I’ve always viewed this episode as the beginning of the end for Pam & Bobby. Bobby wants to compete for Ewing Oil and Pam doesn’t want him to. So when Pam chooses to side with Miss Ellie against her husband everything from here on out in the disintigration of their marriage can be traced back to that decision. If Pam isn’t siding with Miss Ellie she probably doesn’t meet Marc Graison (in the attempt to get the services of Brooks Oliver). If she never meets Graison he certainly doesn’t go hard after her exploiting the rift between her and Bobby. On the other side of the coin Katherine Wentworth also doesn’t have said rift to exploit in her manipulations of Bobby and Pam.
    This really is a no looking back turning point.

  4. missiea5 says:

    Love this episode- it really begins the best story arch on the show.
    I am always a fan of the smaller scenes and I adore the “mistress of Southfork” scene with JR and Sue Ellen. It brings back Sue Ellen as Lady MacBeth. It reminds me so much of the very early scene of her prancing around the Southfork stairs pretending to greet her guests/admirers. Even then, Miss Ellie reminded her that this ranch was only big enough for one Queen.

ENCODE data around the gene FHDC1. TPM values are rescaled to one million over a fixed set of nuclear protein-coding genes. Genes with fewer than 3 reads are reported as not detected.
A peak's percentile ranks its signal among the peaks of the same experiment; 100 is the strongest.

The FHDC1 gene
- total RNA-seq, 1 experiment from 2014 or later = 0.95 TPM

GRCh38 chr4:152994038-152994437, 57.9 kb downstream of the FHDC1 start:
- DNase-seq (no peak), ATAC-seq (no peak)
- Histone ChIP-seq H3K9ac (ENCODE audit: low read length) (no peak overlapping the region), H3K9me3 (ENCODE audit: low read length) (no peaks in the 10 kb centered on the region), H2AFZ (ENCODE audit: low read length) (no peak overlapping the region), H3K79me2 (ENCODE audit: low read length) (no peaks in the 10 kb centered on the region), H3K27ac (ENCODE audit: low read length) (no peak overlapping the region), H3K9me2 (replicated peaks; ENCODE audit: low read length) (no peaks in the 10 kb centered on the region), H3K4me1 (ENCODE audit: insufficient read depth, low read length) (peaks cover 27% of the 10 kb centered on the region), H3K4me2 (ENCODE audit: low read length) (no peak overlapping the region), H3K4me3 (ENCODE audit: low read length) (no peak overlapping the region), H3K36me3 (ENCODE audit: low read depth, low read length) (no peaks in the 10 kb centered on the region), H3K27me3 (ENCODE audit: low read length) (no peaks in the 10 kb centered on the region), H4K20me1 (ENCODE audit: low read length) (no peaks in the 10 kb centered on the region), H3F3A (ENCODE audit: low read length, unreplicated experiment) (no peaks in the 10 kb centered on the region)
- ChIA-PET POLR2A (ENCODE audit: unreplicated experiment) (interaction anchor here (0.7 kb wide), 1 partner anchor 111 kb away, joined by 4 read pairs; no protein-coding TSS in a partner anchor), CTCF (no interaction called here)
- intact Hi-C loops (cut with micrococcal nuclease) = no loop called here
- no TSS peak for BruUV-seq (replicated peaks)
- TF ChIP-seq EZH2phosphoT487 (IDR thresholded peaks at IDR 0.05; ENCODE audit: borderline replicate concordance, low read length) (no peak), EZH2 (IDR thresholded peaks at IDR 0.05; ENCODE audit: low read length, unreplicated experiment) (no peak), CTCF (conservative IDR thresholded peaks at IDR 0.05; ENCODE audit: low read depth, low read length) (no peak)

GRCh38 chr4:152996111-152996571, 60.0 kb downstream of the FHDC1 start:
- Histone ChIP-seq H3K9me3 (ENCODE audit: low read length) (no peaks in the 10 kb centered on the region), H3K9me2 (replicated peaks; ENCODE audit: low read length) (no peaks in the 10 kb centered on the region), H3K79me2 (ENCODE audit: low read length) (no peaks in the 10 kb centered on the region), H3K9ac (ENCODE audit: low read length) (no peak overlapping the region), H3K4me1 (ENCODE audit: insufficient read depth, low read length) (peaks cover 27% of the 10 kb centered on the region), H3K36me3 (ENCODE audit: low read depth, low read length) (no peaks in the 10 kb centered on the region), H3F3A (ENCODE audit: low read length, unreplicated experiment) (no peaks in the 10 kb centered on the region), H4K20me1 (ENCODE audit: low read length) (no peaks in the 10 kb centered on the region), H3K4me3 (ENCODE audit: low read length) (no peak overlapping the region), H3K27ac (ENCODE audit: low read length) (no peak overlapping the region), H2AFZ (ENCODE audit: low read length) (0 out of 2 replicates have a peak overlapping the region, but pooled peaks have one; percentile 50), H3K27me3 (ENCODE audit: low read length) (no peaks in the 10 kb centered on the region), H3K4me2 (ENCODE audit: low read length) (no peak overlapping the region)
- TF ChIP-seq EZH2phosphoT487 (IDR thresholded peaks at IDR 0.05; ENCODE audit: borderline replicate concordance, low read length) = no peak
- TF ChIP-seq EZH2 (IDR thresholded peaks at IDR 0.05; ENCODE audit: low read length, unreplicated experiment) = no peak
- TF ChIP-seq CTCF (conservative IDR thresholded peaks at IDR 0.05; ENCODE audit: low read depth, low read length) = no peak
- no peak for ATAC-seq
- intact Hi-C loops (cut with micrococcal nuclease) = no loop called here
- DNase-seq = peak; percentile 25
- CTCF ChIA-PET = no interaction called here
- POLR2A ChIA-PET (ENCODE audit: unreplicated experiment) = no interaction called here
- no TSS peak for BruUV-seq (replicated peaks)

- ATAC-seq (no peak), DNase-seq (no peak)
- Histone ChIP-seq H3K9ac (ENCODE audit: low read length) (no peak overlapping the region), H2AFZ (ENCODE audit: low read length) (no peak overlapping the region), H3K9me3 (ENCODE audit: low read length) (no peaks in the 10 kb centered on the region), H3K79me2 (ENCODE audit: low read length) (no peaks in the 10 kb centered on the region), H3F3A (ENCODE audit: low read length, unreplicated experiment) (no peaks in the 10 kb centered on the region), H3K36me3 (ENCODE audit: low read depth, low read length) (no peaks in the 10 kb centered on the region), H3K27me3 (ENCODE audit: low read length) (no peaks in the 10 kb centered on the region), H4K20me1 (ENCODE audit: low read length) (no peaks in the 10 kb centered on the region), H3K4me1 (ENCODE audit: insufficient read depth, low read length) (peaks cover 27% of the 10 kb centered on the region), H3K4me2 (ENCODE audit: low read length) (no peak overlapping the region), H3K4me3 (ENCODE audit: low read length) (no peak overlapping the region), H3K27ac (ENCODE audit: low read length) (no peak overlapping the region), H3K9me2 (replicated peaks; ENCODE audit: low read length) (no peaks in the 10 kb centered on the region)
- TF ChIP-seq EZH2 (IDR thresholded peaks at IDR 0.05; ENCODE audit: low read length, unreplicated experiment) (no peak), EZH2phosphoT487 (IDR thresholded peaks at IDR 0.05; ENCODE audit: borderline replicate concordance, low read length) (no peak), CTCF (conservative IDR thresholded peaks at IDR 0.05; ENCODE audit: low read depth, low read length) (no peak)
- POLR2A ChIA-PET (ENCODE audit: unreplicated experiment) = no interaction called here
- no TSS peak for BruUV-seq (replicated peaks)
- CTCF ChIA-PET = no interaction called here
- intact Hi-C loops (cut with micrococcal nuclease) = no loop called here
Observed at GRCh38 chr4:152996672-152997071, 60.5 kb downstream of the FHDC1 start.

Plus, anytime Patrick Duffy gets to play Bobby with an edge it is just fantastic!
    Wonderful critique!

    **It is ironic that if Ellie hadn’t challenged the will Mark would never have met Pam. But it is equally ironic that if JR had played a little more fairly Ellie may have let the battle play out and not turned to Clayton thus staying a grieving widow a little longer- fantastic writing all around!

    • Thank you so much, Missiea5! Interesting point about the ironic consequences of J.R.’s actions. I wonder what he hated more: having Pam as a sister-in-law or Clayton as a stepfather?

  5. Anonymous says:

    What a great reading, thanks again. The whole family torn apart, what outstanding drama. I liked the TNT version, but after reading your review,
    it’s hard not to long for more when the TNT Ewings are fighting over Ewing Oil.

  6. Garnet McGee says: